RAF airgunner's log book, POW

RAF airgunner's log book, POW

Code: P17144


Log book grouping to Flight Sergeant Norman Alexander 'Jock' Skinner RAF (990518), an airgunner with 101 squadron.  His log covers the period from January 1941 to July 1942.  He trained as a wireless operator on D.H. Dominies at No.2 Electrical and Wireless School, Yatesbury, qualifying on the 14th February 1941.  He also attended No.5 AOS (Air Observers School) RAF Jurby, Isle of Man (technically No.5 B&GS, Bombing & Gunnery School), qualifying as an 'average' airgunner on 26th September 1941.  At the begining of November he moved to 23 Operational Training Unit at Pershore, Worcestershire, flying as both airgunner and W/Op on Wellington bombers before being posted to 101 Squadron at Bourn, Cambridgeshire in January 1942.  Operational sorties began on the 22nd, target Dunkirk.  The next Op wasn't until 9th March, when he flew as front gunner, target Essen.  During April he undertook only training flights but May was much busier with minelaying operational flights in the Baltic to Middlefart, Warkemunde, Langland and La Rochelle (France).  Other targets that month included Mannheim and, on the 30th, the first '1000' bomber raid to Cologne.  1455 tons of bombs were dropped, over half of this incendiaries, that according to German records started 2500 separate fires.  3330 buildings were destroyed with a further 2090 seriously damaged causing 36 large firms to cease production.  Just under 500 people were killed and RAF losses were also high with 41 aircraft failing to return.  On the 1st June he took part in another 1000 bomber raid, this time to Essen, with a sortie to Bremen (U-boat and Focke-Wulf factories) on the 3rd.  Before the end of the month he flew Ops to Essen (twice), Emden (twice) and Bremen again (twice), including another 1000 bomber raid.  On the 2nd July Bremen was targeted again but then he and his crew undertook some training flights at Lossiemouth, his duties as bomb aimer.  Back at Bourn, operational flights continued to Duisberg on 21st, 23rd and 25th.  On the 26th they attacked Hamburg as part of a 403 aircraft force.  Good results were claimed with severe and widespread damage.  Two days later the target was again Hamburg, followed by the iron and steel engineering works at Saarbrucken on the 29th.  The last Op written up was to Dusseldorf - 630 aircraft took part, 453 buildings wre destroyed, 15000 damaged and 29 aircraft failed to return.  Skinner's final sortie isn't recorded but on the 28th August 1942, shortly after the Squadron have moved to Stradishall, Suffolk, he took off from with his crew in Wellington X3391 'A' for Apple to bomb Nuremberg.  Unfortunately they crash landed approximately 40km north west of Mannheim due to technical issues*.  The crew were able to scramble clear of the aircraft before fire broke out and destroyed it.  F/Sgt. Skinner, Pilot Peter John Cleverley Harper (70856), Sgt. James 'Jim' Rutherford Dixon (1030114), P/O James John Mullineaux DFM (42699) and F/Sgt. Alan Ronald Cook (550013) were all captured and became prisoners of war, Skinner being held at Stalag 8B/344, Lamsdorf, his POW number 26847.  Sadly F/Sgt. Cook was killed on 19th June whilst attempting escape from a working party.  He is buried in Krakow Rakowicki Cemetery.  Sgt. Hugh Colhoun* (1028525) is listed in the archives as an evader who reached neutral Switzerland.  He was flown back to the UK in a Dakota, arriving home on the 24th February 1944. Skinner completed 25 successful ops, failing to return on the 26th.  His log is neatly written up, has various official stamps and was signed off at the end of most months by his CO.  An interesting log well worth more research.  Stock code P17144.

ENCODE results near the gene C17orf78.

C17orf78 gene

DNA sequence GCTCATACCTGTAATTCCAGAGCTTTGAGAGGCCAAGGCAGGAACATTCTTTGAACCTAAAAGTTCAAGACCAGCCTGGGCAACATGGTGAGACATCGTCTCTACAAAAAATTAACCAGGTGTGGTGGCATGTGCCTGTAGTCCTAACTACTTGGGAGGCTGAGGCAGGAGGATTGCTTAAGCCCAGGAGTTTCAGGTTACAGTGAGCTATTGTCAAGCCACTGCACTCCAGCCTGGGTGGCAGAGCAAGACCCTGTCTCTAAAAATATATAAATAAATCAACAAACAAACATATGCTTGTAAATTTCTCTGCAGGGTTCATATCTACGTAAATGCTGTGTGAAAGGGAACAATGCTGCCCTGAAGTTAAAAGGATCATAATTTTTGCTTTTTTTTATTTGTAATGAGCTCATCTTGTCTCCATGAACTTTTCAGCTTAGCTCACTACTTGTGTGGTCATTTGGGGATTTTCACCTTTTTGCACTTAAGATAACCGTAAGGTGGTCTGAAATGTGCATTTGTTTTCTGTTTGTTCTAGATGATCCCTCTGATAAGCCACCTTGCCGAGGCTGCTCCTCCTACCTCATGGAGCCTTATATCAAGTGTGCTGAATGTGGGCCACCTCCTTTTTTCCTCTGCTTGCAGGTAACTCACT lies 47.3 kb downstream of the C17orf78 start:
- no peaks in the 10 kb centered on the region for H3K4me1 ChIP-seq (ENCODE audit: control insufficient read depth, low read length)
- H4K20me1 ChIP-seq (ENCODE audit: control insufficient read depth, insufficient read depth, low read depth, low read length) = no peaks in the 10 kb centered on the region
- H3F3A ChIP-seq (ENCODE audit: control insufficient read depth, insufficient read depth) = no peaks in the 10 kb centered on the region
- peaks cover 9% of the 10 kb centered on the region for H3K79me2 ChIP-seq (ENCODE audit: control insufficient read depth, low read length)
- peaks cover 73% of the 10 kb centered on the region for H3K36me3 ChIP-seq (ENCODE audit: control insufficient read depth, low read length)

*In 1993 Hugh Colhoun published a book about his evading escapade - 'One of a Few: The Story of a Successful Evasion'. In this he describes how after reaching Mannheim, their turning point, a course due east was set to the target but shortly afterwards the port engine failed due to unknown reasons.  Bombs, guns and wireless equipment were jettisoned in an attempt to maintain height but altitude kept reducing and the pilot ordered the crew to put on their parachutes.  He then decided to crash land the Wellington and carried out a successful belly landing with only minor injuries to the crew.  Once the aircraft had been set alight to destroy it, the crew set about evading in pairs.  Colhoun and Sgt. Dixon managed to remain on the run for quite a few days, seeking help from locals once they had crossed the French border.  Unfortunately some German workers intercepted them at one farm and Dixon was captured, ending up as a prisoner of war.  He was later shot attempting escape.  Colhoun succeeded in reaching Switzerland where he met up with fellow escapers including Pat Reid, Hank Wardle and Ronnie Littledale, all of whom had escaped from Colditz. 
A copy of Colhoun's book is included in the sale.

Some raid information sourced from The Bomber Command War Diaries (Middlebrook, Everitt) and war trial details found on Peter Clermont's facebook page.